STRICTLY CONFIDENTIAL (FR) CLASS I-FOMC

Material for

Staff Presentation to the Federal Open Market Committee
January 30,1996

Chart 1

Recent Indicators
Hours and Output Growth
r
Percent change, saar 1 8 Production worker hours
- 6
Jan. 2a

-

I

Initial Claims
Thousands Four-week moving average

- 4

380

360

+

340

320

0

- 154
quarterly average
Dee.

b quarterly average

- 17
Dm.

:TI,,
- 147
140

- 16 - 15

14

133

2.52

Diffusion Indexes

Percent

Chained 1992 dollars
--Q4

-Iw

J40

2.48

-23

2.44

- 0
-20 Jan.

+

I

I

I

2.4

I
1993

I

I

I

140

1993

1994

1995

1994

1995

chart 2

Forecast Summary
Real GDP
Percent change, annual rate

Q4/Q4 Percent Change

1996 1997
2.0

Unemployment Rate

Percent

Consumer Price Indexes

Percent change, annual rate

CPI
1994 1995 1996 2.6 2.7

-

CPlX

Q4/Q4 Percent Change
CPI ex food and energy

2.8
3.1

3.0
2.9

2.8
3.0

Total CPI

1997

I

I

I

I

L
1997

1994

1995

1996

Chart 3

Financial Market Conditions

l n W n expecwmn basad on prim l y e u and w a w e CPI changes fw Month end lOyear Treasury rates, respdveiy. ' er

a
6

GDP Gap and 2-Year Lag o Real Funds Rate f Percent
Real Federal Funds Rate Lagged 2 Years'

Percent

10
8

4

6

2

+ 0
2 4

4 2

0 -

+

2
4

6

1964

1967

1970

1973

1976

1979

1982

1985

1988

1991

1994

1997

2ooo

The m d funds rate is deflated by Q4-t0-04 core CPI inlkfion, using (befcfe 1982) h e exprimental series that tmals i owner's equivdanl rent consis(enUy throughout himry.

Distribution of Bank Assets By Capital Status* (Percent of industry assets) 199O:W
Under Capitalized Adequately Capitalized Well Capitalized

1995:03
0.5

Bank Business Lending Policies
Percer

-

60

30

Easier

31.3 38.6 30.1

0 -

+

2.9 96.6

Standards

Tighter

30

60
'Adjusted for examiner ratings.

1990

1992

1994

1996

Chart 4

Fiscal Policy Outlook
Fiscal Assumptions - Billions of Dollars of Deficit Reduction, Relative to OBRA-93 Path December Greenbook FY 1996 F Y I 9 9 7 Total' Discretionary Mandatory Taxes
* Excluding interest savings.

January Greenbook PI1996 FY1997
-21 -21 0 0
-1 9

"Downpayment"?? FY1996 FY1997
-1 8

-25
-1 7

-31
-28 -22

+2
-1 9

-1 9
0 0

-21

-7
-1

-1
+4

-4

+I 9

+25

-

- 6

.-­ -----A--r-­ --.

- 4

- 2

I

I

I

I

I

I

I

I

I

I

I

I

I

I

I

I

I

I

1 0

1.6

0.8

0 -

+

0.8

1980

1983

1986

1989

1992

1995

Chart 5

Summary of the Outlook External Sector
External Balance

-

Current Account
Billions of dollars
0

-

Percent

of GDP
1985 1986 1987 1992 1993 1994 1995 1996 1997 -3.0 -3.4 -3.5 -1.o -1.5 -2.2 -2.2 -1.9 -1.9

Goods and Services

50

,-

_.-. --. ..- -- 100

150

I

I

I

I

I

1992

1995

U.S.Exports and Imports of Goods and Services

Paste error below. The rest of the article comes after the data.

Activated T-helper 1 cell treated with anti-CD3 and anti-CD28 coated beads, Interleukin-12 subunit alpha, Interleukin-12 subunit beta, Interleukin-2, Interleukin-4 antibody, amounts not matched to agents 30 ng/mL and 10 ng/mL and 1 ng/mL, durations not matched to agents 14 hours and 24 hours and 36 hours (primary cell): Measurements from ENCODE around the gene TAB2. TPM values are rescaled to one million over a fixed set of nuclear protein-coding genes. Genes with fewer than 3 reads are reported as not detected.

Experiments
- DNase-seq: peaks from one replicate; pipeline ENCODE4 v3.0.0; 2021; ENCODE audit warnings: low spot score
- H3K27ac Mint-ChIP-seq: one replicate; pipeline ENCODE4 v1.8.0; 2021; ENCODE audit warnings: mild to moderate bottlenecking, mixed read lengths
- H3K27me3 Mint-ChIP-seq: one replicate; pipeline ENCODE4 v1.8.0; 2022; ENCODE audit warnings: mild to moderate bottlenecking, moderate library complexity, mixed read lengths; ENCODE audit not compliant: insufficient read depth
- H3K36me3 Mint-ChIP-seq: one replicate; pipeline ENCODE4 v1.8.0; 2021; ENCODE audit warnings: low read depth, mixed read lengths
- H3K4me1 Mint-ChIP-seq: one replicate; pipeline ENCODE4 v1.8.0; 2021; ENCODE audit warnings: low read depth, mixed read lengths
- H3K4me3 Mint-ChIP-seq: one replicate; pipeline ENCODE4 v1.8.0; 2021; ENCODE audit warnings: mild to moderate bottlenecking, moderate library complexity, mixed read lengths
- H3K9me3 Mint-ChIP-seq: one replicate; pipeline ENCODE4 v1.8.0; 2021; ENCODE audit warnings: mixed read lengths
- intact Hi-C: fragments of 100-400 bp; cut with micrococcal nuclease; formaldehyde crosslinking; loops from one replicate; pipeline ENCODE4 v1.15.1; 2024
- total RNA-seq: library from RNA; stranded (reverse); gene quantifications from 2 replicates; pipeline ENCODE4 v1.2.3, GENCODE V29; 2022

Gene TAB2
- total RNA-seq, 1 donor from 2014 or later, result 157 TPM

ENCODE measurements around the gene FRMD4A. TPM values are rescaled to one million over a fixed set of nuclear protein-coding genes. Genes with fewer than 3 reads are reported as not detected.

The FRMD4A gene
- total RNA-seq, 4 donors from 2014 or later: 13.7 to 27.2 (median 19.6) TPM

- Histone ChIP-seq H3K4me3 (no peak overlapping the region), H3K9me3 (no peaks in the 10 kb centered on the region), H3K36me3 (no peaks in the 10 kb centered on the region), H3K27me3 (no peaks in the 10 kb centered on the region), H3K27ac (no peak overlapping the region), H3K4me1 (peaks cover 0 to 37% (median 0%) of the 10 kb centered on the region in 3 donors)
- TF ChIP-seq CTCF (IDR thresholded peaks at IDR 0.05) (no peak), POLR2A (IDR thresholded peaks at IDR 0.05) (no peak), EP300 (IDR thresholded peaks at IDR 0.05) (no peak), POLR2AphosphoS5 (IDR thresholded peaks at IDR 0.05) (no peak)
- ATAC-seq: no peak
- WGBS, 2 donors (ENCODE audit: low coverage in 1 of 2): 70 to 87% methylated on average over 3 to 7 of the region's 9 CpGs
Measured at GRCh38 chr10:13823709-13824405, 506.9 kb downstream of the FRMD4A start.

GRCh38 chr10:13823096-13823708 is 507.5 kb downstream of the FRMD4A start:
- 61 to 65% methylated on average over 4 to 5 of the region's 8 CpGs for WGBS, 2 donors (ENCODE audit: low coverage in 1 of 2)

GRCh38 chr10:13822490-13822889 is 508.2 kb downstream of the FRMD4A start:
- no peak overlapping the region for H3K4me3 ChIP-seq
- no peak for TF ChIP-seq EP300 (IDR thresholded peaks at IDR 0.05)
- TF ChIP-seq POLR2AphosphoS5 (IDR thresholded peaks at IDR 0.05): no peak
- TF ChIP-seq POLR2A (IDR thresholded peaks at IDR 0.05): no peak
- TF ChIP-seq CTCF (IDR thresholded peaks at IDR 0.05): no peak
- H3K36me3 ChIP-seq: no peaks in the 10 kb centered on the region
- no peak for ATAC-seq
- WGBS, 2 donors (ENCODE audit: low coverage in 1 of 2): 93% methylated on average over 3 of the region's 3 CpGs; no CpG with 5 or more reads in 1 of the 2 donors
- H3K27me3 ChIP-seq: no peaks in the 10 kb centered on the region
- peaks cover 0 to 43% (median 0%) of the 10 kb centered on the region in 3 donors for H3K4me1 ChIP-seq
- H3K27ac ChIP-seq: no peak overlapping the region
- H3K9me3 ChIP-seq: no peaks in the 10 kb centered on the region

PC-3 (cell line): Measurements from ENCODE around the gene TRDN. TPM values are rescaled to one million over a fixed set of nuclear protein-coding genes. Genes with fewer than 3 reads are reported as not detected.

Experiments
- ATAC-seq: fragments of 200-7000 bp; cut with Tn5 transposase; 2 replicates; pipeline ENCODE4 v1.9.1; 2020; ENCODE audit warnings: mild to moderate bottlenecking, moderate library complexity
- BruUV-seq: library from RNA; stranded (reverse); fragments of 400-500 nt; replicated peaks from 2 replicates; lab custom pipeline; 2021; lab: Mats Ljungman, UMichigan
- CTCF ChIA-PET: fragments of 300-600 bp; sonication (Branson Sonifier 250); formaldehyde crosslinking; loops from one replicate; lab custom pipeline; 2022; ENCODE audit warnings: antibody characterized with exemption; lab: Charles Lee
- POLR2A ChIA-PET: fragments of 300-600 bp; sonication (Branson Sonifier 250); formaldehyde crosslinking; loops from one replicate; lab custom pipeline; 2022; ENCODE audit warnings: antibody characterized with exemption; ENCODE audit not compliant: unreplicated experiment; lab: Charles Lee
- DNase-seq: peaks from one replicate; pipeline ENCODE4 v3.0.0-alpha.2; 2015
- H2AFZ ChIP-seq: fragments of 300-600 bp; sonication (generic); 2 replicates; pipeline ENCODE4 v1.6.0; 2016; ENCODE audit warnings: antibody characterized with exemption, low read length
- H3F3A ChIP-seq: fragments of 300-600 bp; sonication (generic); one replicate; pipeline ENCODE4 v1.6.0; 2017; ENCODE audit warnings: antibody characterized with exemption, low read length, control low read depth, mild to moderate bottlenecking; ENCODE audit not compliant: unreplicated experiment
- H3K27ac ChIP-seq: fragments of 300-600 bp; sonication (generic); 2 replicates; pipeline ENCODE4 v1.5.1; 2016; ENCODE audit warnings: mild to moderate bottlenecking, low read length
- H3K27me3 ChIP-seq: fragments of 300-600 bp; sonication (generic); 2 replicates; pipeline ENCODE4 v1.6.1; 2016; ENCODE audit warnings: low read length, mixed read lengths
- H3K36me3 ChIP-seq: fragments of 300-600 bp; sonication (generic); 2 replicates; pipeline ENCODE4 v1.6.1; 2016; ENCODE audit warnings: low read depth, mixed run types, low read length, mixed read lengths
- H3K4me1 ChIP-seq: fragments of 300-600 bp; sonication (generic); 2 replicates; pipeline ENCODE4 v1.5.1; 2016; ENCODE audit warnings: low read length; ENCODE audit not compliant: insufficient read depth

r

(Chained 1992 dollars)

4-quarter pement change

1 1 0
’ \

‘-’

I

I

I

I

1992

1993

1994

1995 1995

I

1996 1996

I

1997 1997

I

Contribution of Net Exports to U.S.Growth

1
- 5 5

0

r

(Chained 1992 dollars)

Percentage points, saar

1

1992

1993

1994

1995

1996

1997

Chatt 6

Exchange Rates
Dollar and Interest Differential
Percentage points
Index, March Is73 = 100

-95

Percent change, Q4 to Q4

1

-90

-85

-80
I

I

I

I

I

I

I

I

I

1988

1993 1994 1 995 1994 1996 * weighted average against foreign G-10 auntras, edpsted by dative wnwmer prims. Diffennce belwean rates on long-ierm U.S. lya government bond and a weighted average of foreign G-10 oer benchmark

1990

1992

government bonds. adiusbsd for expaded iflath.

Projection Error and Actual Change in the Price-Adjusted G-10 Dollar"
Percentchange, Q4 to Q4

I Error

1
10

+ 0
-

1988
1989

1990 19 91 1992
1993
1994

10

1995

% m u is difference betwefm adualchange and for&

made one year earlier.

I

US. Implications o a Four Percent Change in the Price-Adjusted DollaP Percent change from baseline GDP f
Wid bars: dollar depreciation open bars: ddlar appreciation

-I
0.25

+
0
-

0.25

I
1996

I

I

I
1998

1997

*

Change is phased in over four quartersof 1996and heH a new leWllfwlW7 and 1998. t
Charge in percent w bi u m to GDP n ib S

chart 7

Foreign IndustrialProduction and Consumer Prices
(%month man'ng averages)

115 110 105 100 95 90

/ , L

Consumer Prices*

l15. 110

1
1992 1993 1994 1995

v
Industrial Production
2 1992 1993 *West Germany 1994 1995

United Kingdom

115 110 105 100

4

4

95

90

J

J 1
105 2 100

2

0
-

+

IP

0
-

+

90

95

I

I

I

I

1992

1993

2

1994

1995

2 1992 1995

1993 1994 'Exdudes mortgage interest payments.

Canada

Japan

2 1992 1993 1994 1995 1992

I

I

I

1993

1994

1995

malt8

Foreign Outlook
F i i Policy*
G-10 Interest Rates

Change

1994 8 1995
Change 1996 & 1 9 9i
%

r

Percent

-

Germany France

. I
1%

2%
2%
2%

%

* h
1993

10-Year Real Rate

Average. 1981-1W

0

Italy
United Kingdom Canada Japan

1%
1%

Amage. 1981-199E

1%
-1 %

3-MOnth Real Rate

' I.

h
1994

..'.- ,,' .'

1995

1996

1997

Percent change, Q4 to 0 4

Percent change, saaf

1 9 m 9 z 9 5 ? 9
Europe (G-7) Japan Canada Mexico

15 . 14 . 09 . -9.5

2.3 31 . 24 . 43 . 25 .
6.7

2.5 2.3 23 .
5.5

l4
1994 1995 19 i 1997 *Chained 1992 dollars US. wnagricuhral merchandise expart weights.

. Other Latin Am. 2 9
Other Asia 7.5

30 .
6.7

4quarter percent change

Percent change, Q4 to Q4

1995199f? 199z
W. Gemany France Italy

15 . 19 . 59 . 29 . 21 .

19 . 18 . 4.4 2.8 16 .

20 . 1.8

40 .
3.0 20 .

v\, , -

U.K.' Canada Japan

0

Forelgn G - 7
1996

- -1997

-0.8
1.1

0.0
1.2

0.0

Average

14 .

1994

1995

' U S . m n 4 l import weights.

Exdudes rnottgaw inter& payments.

Risks to the Forecast
Foreign Growth: Prqectiin Error and A d u d Deviation from 19881995Average" Percent change Q4 t Q4 o

I

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I

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I

I

1988 * Error is d-nm

1991 1992 b e t u r n actual growth md hecastmade o m year&.

1989

1990

1993

1994

1995

U.S. implications o One Percentage Point Change in Foreign Growthf f

r
-

Percent change from baseline GDP

Sdidbars: increased rW o m O P ~ ~ X Tdecr�a5e(fIarOWm S:

1

0.25

+
0
-

0.25

1996

1997

1998

n GDP hdd a higher (lower)l e d kr 1997 and 1998. t 'Change phased in orer 199s: Change in Prmntcwmibulirn%DP

U.S. GDP implications: Comparison o Increased Foreign Growth and Ddlar Depreciation f Percent change from baselineGDP

1

0.4

1996

1997

1998

Chart 10

External Pressures on Short-Term Interest Rates

Baseline:

Greenbook forecast extended to 2002

Monetary Policy Assumptions: